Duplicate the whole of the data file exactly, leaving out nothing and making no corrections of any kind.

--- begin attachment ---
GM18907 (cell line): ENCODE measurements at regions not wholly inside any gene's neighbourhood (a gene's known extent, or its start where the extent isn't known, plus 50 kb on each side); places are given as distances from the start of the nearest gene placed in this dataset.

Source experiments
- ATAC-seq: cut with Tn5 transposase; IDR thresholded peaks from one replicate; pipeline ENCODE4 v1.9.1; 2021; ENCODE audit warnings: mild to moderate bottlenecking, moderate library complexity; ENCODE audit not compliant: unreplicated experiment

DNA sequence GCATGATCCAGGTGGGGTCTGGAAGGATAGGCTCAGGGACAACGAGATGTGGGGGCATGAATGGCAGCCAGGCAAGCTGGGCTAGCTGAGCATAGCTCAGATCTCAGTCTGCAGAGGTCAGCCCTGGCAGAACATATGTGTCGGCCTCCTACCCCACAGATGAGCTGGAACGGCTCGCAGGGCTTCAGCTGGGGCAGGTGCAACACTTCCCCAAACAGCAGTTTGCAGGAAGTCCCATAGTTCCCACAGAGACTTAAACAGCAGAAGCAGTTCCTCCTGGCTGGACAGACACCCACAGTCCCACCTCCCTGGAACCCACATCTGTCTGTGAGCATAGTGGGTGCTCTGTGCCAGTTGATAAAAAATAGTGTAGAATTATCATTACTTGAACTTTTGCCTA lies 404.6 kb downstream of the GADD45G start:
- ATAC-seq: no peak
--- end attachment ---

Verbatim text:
GM18907 (cell line): ENCODE measurements at regions not wholly inside any gene's neighbourhood (a gene's known extent, or its start where the extent isn't known, plus 50 kb on each side); places are given as distances from the start of the nearest gene placed in this dataset.

Source experiments
- ATAC-seq: cut with Tn5 transposase; IDR thresholded peaks from one replicate; pipeline ENCODE4 v1.9.1; 2021; ENCODE audit warnings: mild to moderate bottlenecking, moderate library complexity; ENCODE audit not compliant: unreplicated experiment

DNA sequence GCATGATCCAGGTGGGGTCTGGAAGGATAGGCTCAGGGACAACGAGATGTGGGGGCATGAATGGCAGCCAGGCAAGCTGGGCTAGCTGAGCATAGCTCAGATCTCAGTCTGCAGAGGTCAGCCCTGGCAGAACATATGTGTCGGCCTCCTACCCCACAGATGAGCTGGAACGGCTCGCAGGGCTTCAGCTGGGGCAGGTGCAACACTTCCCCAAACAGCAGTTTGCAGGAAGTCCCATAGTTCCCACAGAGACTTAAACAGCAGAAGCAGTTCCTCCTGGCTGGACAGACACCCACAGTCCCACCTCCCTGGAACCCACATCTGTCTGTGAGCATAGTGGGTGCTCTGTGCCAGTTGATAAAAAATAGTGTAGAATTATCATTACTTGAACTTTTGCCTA lies 404.6 kb downstream of the GADD45G start:
- ATAC-seq: no peak